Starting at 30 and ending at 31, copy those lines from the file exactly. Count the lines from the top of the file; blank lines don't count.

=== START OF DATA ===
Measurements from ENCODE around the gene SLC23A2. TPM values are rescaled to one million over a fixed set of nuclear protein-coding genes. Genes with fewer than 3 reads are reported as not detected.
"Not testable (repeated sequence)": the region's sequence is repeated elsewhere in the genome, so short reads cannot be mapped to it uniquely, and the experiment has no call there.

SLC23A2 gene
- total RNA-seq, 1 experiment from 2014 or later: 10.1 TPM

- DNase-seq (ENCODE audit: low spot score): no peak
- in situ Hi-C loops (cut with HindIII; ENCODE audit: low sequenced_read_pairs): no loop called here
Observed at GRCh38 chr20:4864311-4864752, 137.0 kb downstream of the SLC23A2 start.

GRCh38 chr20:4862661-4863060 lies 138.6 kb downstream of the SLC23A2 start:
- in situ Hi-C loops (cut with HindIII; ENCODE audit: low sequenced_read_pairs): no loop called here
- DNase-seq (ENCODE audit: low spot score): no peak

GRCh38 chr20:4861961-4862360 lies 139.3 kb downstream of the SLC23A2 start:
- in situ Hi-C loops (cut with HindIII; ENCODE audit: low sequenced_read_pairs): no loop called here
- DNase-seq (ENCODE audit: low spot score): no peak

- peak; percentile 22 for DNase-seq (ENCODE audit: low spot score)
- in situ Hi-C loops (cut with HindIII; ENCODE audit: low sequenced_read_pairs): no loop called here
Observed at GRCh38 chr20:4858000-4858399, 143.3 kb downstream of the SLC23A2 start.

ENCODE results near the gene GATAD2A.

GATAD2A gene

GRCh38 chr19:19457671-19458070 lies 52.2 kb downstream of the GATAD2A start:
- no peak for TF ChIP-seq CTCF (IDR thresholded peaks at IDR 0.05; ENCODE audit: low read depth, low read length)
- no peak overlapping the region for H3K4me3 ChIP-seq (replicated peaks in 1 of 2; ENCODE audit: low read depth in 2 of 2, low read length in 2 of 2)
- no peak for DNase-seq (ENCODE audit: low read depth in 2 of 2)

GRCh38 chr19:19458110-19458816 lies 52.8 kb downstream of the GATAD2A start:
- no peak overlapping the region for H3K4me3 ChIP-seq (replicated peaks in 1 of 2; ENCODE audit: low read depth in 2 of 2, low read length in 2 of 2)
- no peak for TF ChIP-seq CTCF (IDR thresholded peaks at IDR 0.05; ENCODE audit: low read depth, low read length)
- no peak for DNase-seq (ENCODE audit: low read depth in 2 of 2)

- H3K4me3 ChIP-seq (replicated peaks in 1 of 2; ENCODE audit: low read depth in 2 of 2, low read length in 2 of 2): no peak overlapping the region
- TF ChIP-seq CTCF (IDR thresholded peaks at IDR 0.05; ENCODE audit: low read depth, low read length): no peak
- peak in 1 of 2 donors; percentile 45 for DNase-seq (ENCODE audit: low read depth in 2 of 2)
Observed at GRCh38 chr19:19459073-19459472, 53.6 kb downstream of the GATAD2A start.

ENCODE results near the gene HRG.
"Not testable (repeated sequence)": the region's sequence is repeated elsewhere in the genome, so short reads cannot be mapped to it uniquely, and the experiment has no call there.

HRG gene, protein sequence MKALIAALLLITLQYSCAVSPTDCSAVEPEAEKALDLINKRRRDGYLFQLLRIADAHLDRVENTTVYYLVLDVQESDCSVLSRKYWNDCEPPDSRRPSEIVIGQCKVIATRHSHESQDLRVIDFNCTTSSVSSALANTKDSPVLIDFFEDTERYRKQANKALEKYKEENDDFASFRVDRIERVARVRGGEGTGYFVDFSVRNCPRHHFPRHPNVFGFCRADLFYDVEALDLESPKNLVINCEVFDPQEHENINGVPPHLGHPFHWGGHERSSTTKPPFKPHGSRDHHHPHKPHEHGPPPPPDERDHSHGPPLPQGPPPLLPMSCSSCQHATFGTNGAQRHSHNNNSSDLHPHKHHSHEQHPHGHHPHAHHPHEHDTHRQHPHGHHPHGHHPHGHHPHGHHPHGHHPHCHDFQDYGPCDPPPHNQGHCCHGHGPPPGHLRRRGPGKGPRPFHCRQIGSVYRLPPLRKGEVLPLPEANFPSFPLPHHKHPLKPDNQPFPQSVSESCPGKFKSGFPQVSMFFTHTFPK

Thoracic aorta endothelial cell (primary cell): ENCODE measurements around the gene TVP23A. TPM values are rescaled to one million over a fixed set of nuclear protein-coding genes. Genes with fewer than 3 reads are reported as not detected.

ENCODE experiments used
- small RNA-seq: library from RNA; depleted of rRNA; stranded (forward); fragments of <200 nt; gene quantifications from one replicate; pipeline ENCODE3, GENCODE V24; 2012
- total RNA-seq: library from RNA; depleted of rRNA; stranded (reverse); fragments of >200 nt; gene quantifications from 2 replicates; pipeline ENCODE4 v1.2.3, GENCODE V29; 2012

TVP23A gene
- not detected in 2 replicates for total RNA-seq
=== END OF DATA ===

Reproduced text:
Observed at GRCh38 chr19:19459073-19459472, 53.6 kb downstream of the GATAD2A start.

ENCODE results near the gene HRG.